Bloomberg reports, “Sirius Satellite Radio Inc., the pay-radio company buying larger rival XM Satellite Radio Holdings Inc., reported a narrower third-quarter loss as the number of subscribers increased.”
Tech Crunch reports, “Fora.tv, which wants to become the C-SPAN of the Web, closed a $2 million seed round from Adobe Ventures and Will Hearst.”
New York Times reports, “The residential real estate market may be troubled, but property-focused Web sites are still attracting visitors and investors. Curbed.com, a popular real estate blog network with sites in New York, San Francisco and Los Angeles, has obtained $1.5 million in financing to expand into new cities and add staff members. According to Lockhart Steele, the network’s publisher, traffic is growing 10 percent a month and the site is drawing national advertisers.”
Chris Stirewalt, the political editor for a six-station television network in West Virginia and former political editor of the Charleston Daily Mail, will be joining the DC Examiner as Maryland Editor next Monday.
Folio reports, “In a keynote presentation entitled ‘What Magazines Can Learn from TV’ at the American Magazine Conference here, Beth Comstock, NBC’s president of integrated media, said that in terms of online video consumption, daytime is the new primetime, and digital content producers must embrace change in media consumption habits to survive.”
FishbowlNY is in Boca Raton covering the American Magazine Conference. Check out today’s coverage here, here and here.
Wonkette writes, “Ever wonder what goes into Washingtonian’s Power 150: People Who Make Things Happen? Is it total bullshit, or just partly? We asked a former Washingtonian editor for an inside peek. And TIME 100 it is not. After the jump, an insider tells all.”
Wall Street Journal reports, “Google Inc. is close to unveiling its long-planned strategy to shake up the wireless market, people familiar with the matter say. The Web giant’s ambitious goal: to make applications and services as accessible on cellphones as they are on the Internet”
DCRTV reports, “Ronny Thompson joins Comcast SportsNet as a Washington Wizards and college basketball analyst.”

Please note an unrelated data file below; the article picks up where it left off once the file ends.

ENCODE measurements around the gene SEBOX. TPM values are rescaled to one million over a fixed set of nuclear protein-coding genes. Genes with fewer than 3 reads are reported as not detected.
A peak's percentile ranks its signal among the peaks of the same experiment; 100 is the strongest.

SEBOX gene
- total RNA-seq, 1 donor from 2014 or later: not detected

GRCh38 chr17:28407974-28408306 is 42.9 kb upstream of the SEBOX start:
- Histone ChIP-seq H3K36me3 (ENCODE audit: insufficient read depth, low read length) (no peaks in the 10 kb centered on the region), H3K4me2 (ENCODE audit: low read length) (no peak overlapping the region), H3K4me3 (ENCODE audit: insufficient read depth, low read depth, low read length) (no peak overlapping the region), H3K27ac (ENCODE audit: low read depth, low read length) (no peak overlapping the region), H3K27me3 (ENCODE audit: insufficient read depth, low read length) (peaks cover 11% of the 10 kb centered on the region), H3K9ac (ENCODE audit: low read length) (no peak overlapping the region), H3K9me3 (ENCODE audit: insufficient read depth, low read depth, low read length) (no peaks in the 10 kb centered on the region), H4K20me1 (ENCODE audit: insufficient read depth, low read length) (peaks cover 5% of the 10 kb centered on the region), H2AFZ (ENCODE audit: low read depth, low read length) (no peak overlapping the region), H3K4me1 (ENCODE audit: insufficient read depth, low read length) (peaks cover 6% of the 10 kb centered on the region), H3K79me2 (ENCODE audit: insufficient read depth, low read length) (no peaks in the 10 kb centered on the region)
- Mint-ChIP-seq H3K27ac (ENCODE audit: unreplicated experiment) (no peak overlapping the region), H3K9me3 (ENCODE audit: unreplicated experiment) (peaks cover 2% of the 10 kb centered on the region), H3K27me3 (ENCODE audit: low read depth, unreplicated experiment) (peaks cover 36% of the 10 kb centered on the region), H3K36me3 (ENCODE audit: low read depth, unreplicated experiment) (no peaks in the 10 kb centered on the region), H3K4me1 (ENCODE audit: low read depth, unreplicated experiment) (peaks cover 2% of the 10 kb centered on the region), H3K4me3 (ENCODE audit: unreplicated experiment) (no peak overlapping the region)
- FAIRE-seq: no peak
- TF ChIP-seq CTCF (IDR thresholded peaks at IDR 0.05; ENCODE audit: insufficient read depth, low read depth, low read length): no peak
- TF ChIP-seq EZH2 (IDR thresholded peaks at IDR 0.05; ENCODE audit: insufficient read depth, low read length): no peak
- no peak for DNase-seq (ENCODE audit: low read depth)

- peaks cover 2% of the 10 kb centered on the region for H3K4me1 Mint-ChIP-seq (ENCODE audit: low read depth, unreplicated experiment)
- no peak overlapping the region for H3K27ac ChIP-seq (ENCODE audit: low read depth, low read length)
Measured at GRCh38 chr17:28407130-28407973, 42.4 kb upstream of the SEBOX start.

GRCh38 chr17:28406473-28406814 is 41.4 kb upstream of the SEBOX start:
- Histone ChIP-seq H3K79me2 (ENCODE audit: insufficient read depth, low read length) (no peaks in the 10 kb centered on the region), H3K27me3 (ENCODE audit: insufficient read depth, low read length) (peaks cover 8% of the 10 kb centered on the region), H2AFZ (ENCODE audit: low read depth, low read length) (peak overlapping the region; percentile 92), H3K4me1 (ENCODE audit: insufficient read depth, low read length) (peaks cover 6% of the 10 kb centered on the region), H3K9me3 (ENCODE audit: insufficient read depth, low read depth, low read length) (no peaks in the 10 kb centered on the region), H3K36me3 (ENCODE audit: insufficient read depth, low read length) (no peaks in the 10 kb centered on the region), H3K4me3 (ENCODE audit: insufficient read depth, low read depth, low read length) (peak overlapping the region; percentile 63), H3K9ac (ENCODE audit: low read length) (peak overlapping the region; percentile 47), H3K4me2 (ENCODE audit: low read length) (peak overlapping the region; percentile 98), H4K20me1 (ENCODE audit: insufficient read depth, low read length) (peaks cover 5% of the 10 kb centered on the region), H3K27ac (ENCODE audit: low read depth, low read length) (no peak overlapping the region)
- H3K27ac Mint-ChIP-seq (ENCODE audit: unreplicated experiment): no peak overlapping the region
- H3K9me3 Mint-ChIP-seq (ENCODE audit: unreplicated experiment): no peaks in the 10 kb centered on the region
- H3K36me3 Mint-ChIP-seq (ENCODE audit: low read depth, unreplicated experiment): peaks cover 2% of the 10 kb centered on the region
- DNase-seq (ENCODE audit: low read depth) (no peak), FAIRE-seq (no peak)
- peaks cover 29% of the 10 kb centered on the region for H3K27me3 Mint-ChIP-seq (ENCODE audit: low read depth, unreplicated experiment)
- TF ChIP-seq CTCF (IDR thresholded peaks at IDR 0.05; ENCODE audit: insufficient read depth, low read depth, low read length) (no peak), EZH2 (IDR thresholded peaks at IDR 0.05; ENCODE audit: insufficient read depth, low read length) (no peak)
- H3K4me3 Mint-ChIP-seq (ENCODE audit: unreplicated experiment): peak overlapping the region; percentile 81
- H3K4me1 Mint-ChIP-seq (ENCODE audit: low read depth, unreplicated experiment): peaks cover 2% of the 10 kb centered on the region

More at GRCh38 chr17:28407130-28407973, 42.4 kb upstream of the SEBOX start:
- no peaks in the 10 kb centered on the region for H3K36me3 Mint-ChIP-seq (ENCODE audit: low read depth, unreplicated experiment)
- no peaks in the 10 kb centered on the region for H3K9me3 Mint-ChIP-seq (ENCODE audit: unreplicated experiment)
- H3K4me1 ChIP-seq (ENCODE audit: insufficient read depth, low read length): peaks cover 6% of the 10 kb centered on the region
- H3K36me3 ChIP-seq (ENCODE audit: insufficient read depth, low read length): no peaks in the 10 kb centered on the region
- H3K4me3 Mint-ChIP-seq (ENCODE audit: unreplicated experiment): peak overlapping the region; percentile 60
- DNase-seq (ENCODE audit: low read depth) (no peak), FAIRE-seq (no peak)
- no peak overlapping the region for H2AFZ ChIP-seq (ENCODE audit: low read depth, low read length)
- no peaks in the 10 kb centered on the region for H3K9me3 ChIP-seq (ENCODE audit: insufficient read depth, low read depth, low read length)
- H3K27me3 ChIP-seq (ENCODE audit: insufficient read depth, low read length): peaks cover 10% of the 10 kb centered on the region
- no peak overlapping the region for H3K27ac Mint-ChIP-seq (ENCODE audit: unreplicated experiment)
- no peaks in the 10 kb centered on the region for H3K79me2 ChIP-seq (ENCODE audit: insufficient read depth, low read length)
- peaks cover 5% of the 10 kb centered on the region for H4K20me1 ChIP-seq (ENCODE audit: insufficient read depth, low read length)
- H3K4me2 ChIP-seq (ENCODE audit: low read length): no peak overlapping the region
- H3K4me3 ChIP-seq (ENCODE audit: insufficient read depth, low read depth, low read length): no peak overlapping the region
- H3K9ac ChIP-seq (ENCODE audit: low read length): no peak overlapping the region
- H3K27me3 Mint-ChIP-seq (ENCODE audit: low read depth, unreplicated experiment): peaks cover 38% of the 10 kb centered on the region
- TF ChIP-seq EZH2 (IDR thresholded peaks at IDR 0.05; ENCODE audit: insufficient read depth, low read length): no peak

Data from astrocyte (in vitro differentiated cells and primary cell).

Reuters reports, “Internet media company Yahoo Inc said on Tuesday it is adding media-playing features, large file transfers, new languages and other tools to its instant messaging service.
TVNewser presents 5 Questions to Dave Marash, “a Washington-based anchor for Al Jazeera English, joining the network from ABC’s Nightline.”
Wall Street Journal reports, “Meebo Inc., a Silicon Valley start-up aiming to morph from a Web-instant-messaging company into a general-purpose media company, will open its Web site to software developers, throwing it into possible competition with the likes of Facebook Inc. and Google Inc.”
Los Angeles Times reports, “Landlords often enter into exclusive deals with cable companies, leaving apartment dwellers with about as much say in who provides their pay television as they do in their building’s color — that is, none. Now federal regulators are poised to invalidate those contracts as soon as Wednesday in hopes that competition from phone companies that are rolling out TV services will drive down prices.”
Richmond.com reports, “It’s bad enough when a company has to lay off employees, but screwing up the announcement of the bad news just adds insult to injury. AOL, which has never been a shining example of how to communicate with people inside or outside the company, told employees in an Oct. 15 e-mail that 20 percent of them will lose their jobs over the next few months. The New York Times obtained a copy of the memo and posted it on one of the newspaper’s online blogs the same day.”
Portfolio’s Mixed Media reports, “Rick Smith is stepping down after 24 years as editor in chief of Newsweek. He’s also relinquishing his CEO title, which he’s held for 16 years, but will hang onto his chairman post.”
“Other than my pets? I have this great old picture. My great grandmother, grandmother, mom and me. I was an infant, and only one such picture exists. Do I still have time to grab my laptop, too? I’m spry, I’m quick….”
“Important papers, to prove that I really existed!”
Wonkette goes after the GW kids (well, they did sorta threaten to “take action” against the site).
TVNewser reports, “Sources tell TVNewser the Alexis Debat affair at ABC News is not over yet, at least in some ABC News corners.”
Media Matter’s Eric Boehlert writes, “Did you notice the contrasting media responses to comedian Stephen Colbert’s announcement that he plans to get his factually-challenged TV namesake on both the Democratic and Republican ballots for the South Carolina presidential primary? The mainstream Beltway press could barely contain its glee as it cheered the stunt on, lavishing all sorts of media attention on Colbert, and basking in the entertainment industry glow that his act brought to the White House campaign trail.”
Bloomberg reports, “Gannett Co. acquired a 50 percent stake in Tribune Co.’s Metromix network of local entertainment Web sites, expanding the Internet ties between the two largest U.S. newspaper publishers.”
DCRTV reports, “WAMU’s ‘The Diane Rehm Show’ is one of the ten “most powerful” programs in public radio. The show, a fixture on the DC radio dial for 28 years, was so designated by Audience Research Analysis, which defines “power” as the ability of a program to draw listeners both to a station and also away from its competitors.”